Enigmas of Identity
"We know that it matters crucially to be able to say who we are, why we are here, and where we are going," Peter Brooks writes in Enigmas of Identity. Many of us are also uncomfortably aware that we cannot provide a convincing account of our identity to others or even ourselves. Despite or because of that failure, we keep searching for identity, making it up, trying to authenticate it, and inventing excuses for our unpersuasive stories about it. This wide-ranging book draws on literature, law, and psychoanalysis to examine important aspects of the emergence of identity as a peculiarly modern preoccupation.
In particular, the book addresses the social, legal, and personal anxieties provoked by the rise of individualism and selfhood in modern culture. Paying special attention to Rousseau, Freud, and Proust, Brooks also looks at the intersection of individual life stories with the law, and considers the creation of an introspective project that culminates in psychoanalysis.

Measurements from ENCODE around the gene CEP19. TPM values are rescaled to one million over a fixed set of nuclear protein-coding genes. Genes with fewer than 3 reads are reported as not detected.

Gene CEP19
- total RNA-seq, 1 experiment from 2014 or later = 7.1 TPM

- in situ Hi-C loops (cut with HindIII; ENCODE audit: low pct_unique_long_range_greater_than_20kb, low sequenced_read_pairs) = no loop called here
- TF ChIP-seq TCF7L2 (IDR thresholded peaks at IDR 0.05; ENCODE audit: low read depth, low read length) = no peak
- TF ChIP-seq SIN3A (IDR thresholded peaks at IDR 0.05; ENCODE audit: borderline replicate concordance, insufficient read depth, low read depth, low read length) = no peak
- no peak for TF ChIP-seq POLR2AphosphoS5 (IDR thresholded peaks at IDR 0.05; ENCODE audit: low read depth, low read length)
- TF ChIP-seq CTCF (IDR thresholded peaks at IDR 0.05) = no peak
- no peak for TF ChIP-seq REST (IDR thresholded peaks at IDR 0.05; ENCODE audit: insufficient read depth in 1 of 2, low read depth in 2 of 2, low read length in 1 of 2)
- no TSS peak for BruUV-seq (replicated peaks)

Elegant and provocative, Enigmas of Identity offers new insights into the questions and clues about who we think we are.
Peter Brooks is the Andrew W. Mellon Foundation Scholar at Princeton University. He is the author of many works of literary criticism, including Henry James Goes to Paris (Princeton), Reading for the Plot, Psychoanalysis and Storytelling, and Troubling Confessions. He is also the author of two novels, The Emperor's Body and World Elsewhere.